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Ask who invented the reverse-sweep and many cricketers will claim the honour. Ask who plays it best and most cricket fans would surely point to Kevin Pietersen. Cricket is an odd sport in that there are the laws of cricket and then there is the spirit of cricket. What is outside the laws cannot be allowed but what is within the laws and outside the spirit of cricket causes anxiety.Cricket has so many intricacies that it is impossible to legislate for all of them.
The ideal situation, now that cricket is so long established, is that the laws are seldom changed and only occasionally tinkered with. In addition, the laws should not become a needless barrier to invention and innovation in cricket. Which leads us back to KP's reverse-sweeping and the vexed conversations among MCC's Panama hat brigade.
The reverse-sweep is an exciting shot. It introduces a large element of risk, which is an opportunity for the bowling side to take a wicket. If well-executed the results are sensational. But should something so exhilarating be allowed?
Any consideration of the laws of cricket should be to make them simpler not more complex. The debate over the reverse-sweep doesn't entirely lend itself to this philosophy but the rules can certainly remain clear and straightforward. My simple suggestion is this:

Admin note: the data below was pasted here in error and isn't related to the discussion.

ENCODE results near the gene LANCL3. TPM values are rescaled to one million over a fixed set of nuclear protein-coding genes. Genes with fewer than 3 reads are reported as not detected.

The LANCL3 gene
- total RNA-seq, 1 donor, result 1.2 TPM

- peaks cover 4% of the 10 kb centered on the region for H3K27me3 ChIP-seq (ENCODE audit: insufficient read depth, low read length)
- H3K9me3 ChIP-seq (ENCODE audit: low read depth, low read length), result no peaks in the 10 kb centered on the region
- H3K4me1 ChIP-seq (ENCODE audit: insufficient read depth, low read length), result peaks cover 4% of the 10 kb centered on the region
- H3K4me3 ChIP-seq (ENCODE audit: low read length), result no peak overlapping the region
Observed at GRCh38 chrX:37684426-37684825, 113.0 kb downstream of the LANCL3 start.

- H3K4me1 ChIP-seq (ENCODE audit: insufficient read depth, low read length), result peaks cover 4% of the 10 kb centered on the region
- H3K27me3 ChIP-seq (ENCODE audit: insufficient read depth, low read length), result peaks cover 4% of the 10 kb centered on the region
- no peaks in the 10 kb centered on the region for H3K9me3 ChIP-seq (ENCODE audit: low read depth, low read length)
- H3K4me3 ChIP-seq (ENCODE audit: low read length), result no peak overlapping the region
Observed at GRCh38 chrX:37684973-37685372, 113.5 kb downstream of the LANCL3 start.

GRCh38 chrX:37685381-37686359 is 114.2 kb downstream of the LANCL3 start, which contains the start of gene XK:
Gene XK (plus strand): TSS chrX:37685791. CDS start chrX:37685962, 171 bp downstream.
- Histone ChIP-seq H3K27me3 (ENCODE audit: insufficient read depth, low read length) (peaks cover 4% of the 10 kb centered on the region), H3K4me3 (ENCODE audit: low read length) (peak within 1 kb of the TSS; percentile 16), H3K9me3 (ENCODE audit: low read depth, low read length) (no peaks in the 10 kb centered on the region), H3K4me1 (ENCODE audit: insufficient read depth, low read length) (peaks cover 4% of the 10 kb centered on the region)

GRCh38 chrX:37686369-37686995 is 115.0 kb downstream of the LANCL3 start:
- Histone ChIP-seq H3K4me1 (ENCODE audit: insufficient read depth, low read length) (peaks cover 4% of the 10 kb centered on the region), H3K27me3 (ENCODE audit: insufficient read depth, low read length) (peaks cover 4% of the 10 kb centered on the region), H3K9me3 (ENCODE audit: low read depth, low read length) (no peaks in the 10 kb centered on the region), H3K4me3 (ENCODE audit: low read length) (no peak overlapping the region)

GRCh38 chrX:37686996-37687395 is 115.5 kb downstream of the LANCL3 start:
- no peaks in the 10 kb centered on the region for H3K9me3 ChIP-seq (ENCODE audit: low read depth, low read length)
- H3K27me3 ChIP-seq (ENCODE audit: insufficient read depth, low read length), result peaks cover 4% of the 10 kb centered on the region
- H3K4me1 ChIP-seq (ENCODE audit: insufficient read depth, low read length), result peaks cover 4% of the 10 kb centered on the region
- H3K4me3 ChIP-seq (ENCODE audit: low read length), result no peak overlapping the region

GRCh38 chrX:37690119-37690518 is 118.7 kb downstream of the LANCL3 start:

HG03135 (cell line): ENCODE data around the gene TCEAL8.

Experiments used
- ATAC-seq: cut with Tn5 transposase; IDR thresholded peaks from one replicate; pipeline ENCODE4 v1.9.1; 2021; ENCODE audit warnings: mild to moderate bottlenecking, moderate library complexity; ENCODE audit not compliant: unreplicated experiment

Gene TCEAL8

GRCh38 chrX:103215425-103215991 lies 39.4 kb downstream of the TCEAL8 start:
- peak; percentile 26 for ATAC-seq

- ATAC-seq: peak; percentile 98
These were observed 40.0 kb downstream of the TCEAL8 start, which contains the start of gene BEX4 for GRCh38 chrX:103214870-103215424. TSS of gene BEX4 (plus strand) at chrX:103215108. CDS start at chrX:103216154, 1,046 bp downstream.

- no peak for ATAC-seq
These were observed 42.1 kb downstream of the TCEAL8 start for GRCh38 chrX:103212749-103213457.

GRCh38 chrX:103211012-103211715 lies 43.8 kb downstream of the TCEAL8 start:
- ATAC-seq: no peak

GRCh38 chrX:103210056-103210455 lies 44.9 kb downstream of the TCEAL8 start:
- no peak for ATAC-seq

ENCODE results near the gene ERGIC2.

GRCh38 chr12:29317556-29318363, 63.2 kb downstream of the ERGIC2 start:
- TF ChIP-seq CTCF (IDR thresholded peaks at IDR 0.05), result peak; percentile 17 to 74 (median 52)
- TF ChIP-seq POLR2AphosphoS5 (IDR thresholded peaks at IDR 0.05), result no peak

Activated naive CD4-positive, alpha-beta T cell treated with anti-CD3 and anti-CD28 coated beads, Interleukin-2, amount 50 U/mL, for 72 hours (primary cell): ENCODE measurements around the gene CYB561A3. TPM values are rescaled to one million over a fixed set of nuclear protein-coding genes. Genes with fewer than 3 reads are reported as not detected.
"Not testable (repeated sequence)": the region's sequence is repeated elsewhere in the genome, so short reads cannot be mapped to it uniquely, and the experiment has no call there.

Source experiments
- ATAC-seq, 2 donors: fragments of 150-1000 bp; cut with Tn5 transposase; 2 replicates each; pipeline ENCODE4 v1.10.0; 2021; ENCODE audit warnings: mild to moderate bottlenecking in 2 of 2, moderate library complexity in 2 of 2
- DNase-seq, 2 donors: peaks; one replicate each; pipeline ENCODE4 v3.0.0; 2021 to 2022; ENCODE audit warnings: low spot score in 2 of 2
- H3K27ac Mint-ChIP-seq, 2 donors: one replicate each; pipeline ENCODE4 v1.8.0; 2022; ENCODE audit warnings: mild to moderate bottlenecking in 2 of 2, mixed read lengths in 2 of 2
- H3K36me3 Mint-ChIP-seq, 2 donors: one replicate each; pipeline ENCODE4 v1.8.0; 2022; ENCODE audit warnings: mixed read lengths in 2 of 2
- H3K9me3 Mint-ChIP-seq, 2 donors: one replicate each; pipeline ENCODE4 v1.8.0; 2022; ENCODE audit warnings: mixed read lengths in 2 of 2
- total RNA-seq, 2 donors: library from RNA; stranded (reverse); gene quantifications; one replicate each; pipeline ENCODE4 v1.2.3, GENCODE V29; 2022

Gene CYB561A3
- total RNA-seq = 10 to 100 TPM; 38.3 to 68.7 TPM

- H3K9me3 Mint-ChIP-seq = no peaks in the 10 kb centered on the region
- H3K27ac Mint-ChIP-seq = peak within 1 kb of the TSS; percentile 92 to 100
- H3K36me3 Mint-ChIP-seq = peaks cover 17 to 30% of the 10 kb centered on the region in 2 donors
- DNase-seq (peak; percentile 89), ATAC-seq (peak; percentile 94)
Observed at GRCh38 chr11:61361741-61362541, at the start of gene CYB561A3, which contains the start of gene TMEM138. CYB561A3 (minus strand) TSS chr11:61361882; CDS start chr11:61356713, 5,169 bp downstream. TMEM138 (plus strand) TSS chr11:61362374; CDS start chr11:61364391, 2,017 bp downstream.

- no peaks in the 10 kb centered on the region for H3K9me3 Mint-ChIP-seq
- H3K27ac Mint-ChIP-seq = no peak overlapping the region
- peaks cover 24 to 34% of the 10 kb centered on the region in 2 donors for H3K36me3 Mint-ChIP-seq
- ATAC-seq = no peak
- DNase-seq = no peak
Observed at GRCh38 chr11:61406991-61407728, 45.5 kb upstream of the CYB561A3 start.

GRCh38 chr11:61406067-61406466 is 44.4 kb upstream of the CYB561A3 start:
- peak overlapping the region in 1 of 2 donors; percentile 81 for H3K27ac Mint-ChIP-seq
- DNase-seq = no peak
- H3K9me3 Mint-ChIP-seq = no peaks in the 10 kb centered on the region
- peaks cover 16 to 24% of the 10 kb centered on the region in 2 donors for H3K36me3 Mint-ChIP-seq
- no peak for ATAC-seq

1 The reverse-sweep should be allowed. 2 A batsman should not be allowed to switch his stance until the ball is released. 3 The umpire should consider any leg-before wicket or wide verdict on the basis of the batsman's original stance.
Cricket is a sport in rapid transition but the fundamentals remain. The reverse-sweep can be traced back decades earlier. Javed Miandad, for example, claims he invented it in the 1980s. Why legislate now when cricketers are executing it to a thrilling and highly entertaining level? Cricket requires flair, charisma, and ingenuity, and I would be surprised if the men in Panama hats and egg and bacon ties at the MCC do not recognise that as well.
Viva la reverse-sweep!
Kamran Abbasi is an editor, writer and broadcaster. He tweets hereFeeds: Kamran Abbasi
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Kamran Abbasi is an editor, writer and broadcaster. He was the first Asian columnist for Wisden Cricket Monthly and wisden.com. Kamran is the editor of the Journal of the Royal Society of Medicine. @KamranAbbasi